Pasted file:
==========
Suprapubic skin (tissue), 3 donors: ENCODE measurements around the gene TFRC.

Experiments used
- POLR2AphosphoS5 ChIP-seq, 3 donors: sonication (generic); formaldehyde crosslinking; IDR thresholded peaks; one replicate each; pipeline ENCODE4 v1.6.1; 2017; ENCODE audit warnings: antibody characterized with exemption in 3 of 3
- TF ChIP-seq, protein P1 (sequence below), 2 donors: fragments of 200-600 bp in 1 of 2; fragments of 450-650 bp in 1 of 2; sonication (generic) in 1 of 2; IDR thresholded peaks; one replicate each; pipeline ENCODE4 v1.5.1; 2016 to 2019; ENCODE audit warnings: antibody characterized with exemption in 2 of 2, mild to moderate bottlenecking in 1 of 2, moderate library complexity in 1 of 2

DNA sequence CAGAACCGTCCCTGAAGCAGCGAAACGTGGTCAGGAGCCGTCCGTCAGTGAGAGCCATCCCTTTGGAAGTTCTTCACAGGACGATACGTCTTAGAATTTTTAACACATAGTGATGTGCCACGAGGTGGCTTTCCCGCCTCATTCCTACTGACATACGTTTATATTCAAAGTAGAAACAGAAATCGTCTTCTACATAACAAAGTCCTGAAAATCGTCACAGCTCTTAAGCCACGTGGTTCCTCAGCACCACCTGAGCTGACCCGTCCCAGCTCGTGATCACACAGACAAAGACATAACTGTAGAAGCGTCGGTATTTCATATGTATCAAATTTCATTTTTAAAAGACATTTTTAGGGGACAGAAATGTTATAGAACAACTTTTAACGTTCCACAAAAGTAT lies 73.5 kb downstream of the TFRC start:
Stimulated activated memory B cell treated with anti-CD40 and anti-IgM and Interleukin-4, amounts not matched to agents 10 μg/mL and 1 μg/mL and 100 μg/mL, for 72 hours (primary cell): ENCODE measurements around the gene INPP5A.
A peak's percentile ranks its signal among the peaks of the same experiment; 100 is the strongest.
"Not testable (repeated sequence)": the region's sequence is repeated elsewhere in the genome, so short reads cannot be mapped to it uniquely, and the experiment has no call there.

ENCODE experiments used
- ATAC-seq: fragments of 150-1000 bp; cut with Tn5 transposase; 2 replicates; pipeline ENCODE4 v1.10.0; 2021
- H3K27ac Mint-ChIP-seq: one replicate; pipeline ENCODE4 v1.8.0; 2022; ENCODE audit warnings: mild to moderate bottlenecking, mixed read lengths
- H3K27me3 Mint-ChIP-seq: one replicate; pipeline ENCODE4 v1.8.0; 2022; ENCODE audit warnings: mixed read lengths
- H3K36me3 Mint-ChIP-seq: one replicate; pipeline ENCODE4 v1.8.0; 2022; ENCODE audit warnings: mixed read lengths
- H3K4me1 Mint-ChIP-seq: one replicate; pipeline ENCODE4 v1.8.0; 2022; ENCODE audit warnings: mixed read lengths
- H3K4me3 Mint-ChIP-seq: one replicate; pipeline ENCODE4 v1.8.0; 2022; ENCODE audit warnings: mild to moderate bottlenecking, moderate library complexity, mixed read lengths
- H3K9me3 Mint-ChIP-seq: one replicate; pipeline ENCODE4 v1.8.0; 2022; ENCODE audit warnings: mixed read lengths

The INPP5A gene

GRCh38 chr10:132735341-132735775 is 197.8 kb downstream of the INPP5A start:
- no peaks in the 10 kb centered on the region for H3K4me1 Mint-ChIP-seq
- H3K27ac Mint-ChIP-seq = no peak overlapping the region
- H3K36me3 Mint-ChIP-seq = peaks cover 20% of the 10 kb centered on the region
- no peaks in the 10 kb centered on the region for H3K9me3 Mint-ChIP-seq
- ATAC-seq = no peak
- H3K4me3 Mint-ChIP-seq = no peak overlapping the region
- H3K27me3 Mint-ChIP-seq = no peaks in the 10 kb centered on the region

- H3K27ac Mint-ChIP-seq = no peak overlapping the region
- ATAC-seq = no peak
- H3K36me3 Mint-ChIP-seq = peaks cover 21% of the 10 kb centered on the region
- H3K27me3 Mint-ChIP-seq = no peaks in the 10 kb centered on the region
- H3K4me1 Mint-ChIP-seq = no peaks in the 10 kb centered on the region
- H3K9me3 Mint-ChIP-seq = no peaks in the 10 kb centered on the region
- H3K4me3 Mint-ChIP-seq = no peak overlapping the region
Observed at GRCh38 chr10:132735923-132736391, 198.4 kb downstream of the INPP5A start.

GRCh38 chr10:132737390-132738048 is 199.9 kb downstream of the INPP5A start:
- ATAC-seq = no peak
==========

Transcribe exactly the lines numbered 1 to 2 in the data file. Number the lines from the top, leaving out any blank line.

Suprapubic skin (tissue), 3 donors: ENCODE measurements around the gene TFRC.

Experiments used